Venture capital funding for digital health rebounded in the third quarter of 2015, up 32 percent quarter over quarter with $1.6 billion doled out across 148 deals, according to a new report from Mercom Capital Group.
VC cash for health IT has hit $3.57 billion in 2015 so far.
"VC funding into healthcare IT companies bounced back this quarter after a slow start this year," said Mercom Capital CEO Raj Prabhu, in a statement.
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Most of the growth came from funding for technologies aimed at the public. Companies focused on the provider side gathered $357 million in 42 deals (compared to $473 million in 41 deals in Q2 2015). Consumer-focused firms raked in $1.2 billion in 106 deals this quarter compared to ($727 million in 98 deals in Q2 2015).
"Rating, booking and comparison shopping companies had their best fundraising quarter since we began tracking the category," said Prabhu: $728 million in 15 deals. Mobile health companies ranked second with $319 million in 59 deals – apps scored $206 million and wearables got $88 million. Personal health and wellness companies, meanwhile, accounted for $114 million in 17 deals.
On the provider side, practice management companies attracted $72 million across five deals; telehealth companies raised $65 million in 14 deals, and data analytics firms scored $61 million in 14 deals.
The top VC deal this quarted looked overseas: $394 million raised by Guahao, an online portal for patients in China to book appointments with physicians. ZocDoc, another online booking platform raised $130 million. Practo, which created a physician search engine to book appointments and rate providers, raised $90 million. Kareo, which develops cloud-based medical office software for small practices, raised $55.4 million. Grand Rounds, which matches patients with specialists and connects them for second opinions on a medical diagnosis, scored $55 million.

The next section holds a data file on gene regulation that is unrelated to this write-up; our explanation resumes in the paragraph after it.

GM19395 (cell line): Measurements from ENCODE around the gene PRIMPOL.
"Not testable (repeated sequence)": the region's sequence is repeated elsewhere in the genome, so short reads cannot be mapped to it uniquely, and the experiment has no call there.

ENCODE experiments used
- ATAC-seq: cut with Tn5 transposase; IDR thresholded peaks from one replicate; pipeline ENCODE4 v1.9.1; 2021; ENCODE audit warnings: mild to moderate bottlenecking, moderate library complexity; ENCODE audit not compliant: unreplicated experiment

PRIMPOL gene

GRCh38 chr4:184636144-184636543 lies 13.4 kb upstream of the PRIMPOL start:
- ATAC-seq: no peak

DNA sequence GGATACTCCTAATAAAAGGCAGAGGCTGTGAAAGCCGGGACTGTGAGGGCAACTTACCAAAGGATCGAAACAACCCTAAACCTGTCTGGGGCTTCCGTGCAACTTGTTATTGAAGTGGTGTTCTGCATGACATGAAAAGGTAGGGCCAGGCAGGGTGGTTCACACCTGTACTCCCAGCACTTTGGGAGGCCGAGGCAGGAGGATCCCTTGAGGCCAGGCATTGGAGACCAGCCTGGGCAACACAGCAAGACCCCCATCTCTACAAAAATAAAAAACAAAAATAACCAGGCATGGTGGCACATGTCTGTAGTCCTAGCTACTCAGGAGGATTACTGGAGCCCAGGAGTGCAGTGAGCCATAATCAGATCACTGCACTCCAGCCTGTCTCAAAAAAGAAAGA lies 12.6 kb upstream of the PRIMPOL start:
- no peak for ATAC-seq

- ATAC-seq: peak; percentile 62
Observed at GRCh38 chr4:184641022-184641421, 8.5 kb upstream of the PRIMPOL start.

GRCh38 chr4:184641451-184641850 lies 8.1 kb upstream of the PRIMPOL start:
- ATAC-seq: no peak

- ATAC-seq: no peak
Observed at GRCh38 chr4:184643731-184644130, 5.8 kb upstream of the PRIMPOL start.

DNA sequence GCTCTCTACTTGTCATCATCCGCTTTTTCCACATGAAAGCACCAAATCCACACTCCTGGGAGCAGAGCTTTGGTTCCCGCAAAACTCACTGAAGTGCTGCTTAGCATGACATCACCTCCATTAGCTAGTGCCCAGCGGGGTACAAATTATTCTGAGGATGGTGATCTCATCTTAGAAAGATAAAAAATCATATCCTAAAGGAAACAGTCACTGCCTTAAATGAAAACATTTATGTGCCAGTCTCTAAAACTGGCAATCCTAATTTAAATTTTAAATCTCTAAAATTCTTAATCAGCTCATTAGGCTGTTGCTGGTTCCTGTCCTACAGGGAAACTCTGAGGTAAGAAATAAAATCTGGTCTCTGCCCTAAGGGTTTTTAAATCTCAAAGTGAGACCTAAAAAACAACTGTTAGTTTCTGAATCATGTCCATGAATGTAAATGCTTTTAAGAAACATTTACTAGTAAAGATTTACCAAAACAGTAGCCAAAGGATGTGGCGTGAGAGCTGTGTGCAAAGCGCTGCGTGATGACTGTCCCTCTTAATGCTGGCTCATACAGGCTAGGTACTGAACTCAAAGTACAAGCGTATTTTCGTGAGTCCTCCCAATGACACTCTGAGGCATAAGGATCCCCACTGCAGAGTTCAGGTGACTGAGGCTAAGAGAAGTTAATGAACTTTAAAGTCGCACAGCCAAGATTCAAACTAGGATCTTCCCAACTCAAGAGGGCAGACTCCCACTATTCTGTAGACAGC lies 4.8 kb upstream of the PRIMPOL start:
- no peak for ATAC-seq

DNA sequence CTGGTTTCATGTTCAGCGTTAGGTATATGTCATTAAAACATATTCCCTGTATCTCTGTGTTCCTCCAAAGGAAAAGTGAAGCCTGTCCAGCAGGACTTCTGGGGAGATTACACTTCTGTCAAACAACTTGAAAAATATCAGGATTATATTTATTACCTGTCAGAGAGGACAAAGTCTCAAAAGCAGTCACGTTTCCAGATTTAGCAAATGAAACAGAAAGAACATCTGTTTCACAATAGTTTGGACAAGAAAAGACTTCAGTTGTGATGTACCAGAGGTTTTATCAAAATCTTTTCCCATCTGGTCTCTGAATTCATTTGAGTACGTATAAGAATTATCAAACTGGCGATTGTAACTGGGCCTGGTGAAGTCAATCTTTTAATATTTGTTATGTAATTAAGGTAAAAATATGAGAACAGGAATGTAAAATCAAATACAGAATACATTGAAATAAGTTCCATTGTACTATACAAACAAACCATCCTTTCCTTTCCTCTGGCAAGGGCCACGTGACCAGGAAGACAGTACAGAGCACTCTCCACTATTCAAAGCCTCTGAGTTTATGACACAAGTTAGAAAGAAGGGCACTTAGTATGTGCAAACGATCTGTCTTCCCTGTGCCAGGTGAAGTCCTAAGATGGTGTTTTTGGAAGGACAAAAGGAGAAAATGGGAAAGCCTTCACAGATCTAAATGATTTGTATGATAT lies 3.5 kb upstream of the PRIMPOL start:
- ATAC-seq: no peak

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"Consumer-focused health IT companies have continued to grab a larger portion of VC funding but have consistently lagged practice-focused companies in M&A activity," said Prabhu. "This quarter, however, M&A activity increased with 18 consumer-focused transactions, the highest number for these companies in a single quarter. It is a very positive trend if it continues because IPOs have not proven to be a sure path to success for the sector."
On the M&A side, IBM's $1 billion acquisition of Merge Healthcare, maker of imaging technology, was far and away the biggest. Emdeon's $910 million acquisition of payment tool developer Altegra Health was next on the list, follwed by Premier's $400 million buy of CECity, which develops a cloud-based data analytics for performance management.